Thursday, February 23, 2006
Unfortunately, my new cello won't be shipped till Monday - it's finally ready, but they were worried about it being left in a cold UPS warehouse somewhere over the weekend, so they wanted to wait till Monday to send it out. Reluctantly, I had to agree. I asked them to put some parchment on the bridges under the D and A strings. They also put some on the spare bridge, and they'll put a few extra in the case. They'll also put a basic care kit (micro fibre cleaning cloth for daily cleanup and some polish for biweekly cleaning - with a tee shirt). Also several dampits, which they'll wet just before shipping. I added a Boss chromatic tuner for $30. It turns out I get a 10% discount on the cello itself since I'm buying an "outfit" - bow and case. That's almost $500. Im considering calling them back tomorrow and using that $500 to upgrade the case from a Bobelock to a Bam Hightech (I'd have to chip in a few extra bucks). It's made with ABS and weighs five pounds less, and is more durable. IF they have one and IF the Ruggiere design fits... Although it's only been a week, it seems like forever since I first talked to them. Now another long week...
The plastic sleeves I put on the A and D strings at the bridge on the rented plywood scratchbox worked great! The strings sounded so much more open and clear! I used an exacto knife to trim the little plastic sleeves down to the width of the bridge, then I retuned it. I never did find the site where I'd first run across that idea. Consequently, my playing sounded so much better today. I don't know how this would fly with the pros, but hey, it worked for me as a temporary fix. I'll cut them off before I return it to the violin store.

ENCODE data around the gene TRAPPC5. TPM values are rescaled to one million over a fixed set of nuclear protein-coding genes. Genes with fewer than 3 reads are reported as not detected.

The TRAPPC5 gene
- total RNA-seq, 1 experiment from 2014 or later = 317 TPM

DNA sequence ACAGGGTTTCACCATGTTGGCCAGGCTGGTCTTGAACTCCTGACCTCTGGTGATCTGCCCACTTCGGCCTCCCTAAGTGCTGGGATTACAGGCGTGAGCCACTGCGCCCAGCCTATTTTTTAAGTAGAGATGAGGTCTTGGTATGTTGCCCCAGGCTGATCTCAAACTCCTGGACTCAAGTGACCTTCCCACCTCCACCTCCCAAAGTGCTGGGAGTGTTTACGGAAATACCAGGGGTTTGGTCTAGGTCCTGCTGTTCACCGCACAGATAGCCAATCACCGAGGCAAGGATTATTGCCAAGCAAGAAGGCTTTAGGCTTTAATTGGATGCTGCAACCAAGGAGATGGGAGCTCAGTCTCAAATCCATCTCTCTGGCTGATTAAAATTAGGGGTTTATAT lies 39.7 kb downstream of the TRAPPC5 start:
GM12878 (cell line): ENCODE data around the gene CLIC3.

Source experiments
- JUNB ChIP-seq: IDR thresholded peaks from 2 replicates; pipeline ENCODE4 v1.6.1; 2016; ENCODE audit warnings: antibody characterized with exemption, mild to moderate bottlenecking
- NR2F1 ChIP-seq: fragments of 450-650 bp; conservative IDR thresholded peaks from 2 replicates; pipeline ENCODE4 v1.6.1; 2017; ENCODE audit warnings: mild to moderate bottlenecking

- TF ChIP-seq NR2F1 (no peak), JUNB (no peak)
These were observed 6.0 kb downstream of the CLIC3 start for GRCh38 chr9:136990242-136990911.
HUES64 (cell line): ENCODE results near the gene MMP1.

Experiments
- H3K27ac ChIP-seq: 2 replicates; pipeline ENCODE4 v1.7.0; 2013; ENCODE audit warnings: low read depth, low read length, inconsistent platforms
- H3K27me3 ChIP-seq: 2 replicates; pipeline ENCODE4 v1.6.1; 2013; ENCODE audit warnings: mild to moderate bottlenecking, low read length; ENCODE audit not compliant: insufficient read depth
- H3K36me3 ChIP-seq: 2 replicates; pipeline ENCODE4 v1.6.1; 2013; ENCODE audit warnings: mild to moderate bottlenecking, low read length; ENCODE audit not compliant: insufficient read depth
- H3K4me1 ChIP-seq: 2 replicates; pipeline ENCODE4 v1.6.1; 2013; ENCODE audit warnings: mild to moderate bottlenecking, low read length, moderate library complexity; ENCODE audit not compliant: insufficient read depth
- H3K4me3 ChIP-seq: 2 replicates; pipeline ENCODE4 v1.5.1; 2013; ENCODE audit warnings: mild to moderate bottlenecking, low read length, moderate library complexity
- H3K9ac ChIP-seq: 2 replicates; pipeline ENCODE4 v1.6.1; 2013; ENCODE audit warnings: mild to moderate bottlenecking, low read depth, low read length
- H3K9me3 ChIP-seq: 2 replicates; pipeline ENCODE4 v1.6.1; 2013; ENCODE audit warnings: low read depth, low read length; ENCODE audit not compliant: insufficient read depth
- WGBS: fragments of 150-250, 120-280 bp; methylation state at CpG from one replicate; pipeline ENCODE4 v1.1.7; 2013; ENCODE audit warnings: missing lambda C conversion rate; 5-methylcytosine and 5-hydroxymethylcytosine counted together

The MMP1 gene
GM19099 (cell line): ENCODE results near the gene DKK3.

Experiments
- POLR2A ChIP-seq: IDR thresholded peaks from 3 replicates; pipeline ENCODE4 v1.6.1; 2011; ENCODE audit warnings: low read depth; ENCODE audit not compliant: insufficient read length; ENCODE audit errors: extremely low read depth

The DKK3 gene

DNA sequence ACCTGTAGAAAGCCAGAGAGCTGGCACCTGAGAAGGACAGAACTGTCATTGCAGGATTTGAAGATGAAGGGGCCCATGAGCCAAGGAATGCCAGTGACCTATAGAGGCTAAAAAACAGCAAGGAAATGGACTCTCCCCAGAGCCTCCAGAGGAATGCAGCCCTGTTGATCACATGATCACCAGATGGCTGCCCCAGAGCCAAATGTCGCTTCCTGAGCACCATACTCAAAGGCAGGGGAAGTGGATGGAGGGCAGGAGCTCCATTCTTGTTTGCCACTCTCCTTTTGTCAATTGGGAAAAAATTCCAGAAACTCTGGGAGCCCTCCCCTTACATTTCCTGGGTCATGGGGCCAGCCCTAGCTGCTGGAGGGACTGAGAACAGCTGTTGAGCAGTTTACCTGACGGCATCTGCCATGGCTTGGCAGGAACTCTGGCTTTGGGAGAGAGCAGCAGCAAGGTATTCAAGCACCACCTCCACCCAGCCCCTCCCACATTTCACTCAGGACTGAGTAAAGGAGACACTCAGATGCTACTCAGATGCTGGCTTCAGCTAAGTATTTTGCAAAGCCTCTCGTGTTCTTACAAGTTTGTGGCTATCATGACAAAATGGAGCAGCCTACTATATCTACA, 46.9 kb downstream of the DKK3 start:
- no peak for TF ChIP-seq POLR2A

I played a completely different "program" today. All the same stuff, but in a different order. It was interesting to vary the routine. I put more time into different pieces and sections of pieces. At the end, I spent almost an hour just working on the last four pieces - playing the difficult parts over and over, slowly, until I felt like they were beginning to flow smoother.
It is a challenge to do the half dozen sections where I have to stop the bow in mid-stroke, change the note (and string) and then restart the bow in the same direction. Also, on the Bach piece I have to bow the same note twice on one bow stroke, stopping just for an instance between them. These really aren't technically difficult in themselves, but it's a new action for me and I just need to work on them. I sure would like to be able to show my teacher that I've at least gotten some control of these particular strokes. I also found myself bowing crisper dotted notes - especially with Suzuki's "eighth-eighth-quarter" and "quarter-eighth-eighth" rhythms.
Tomorrow we sign the papers forour land.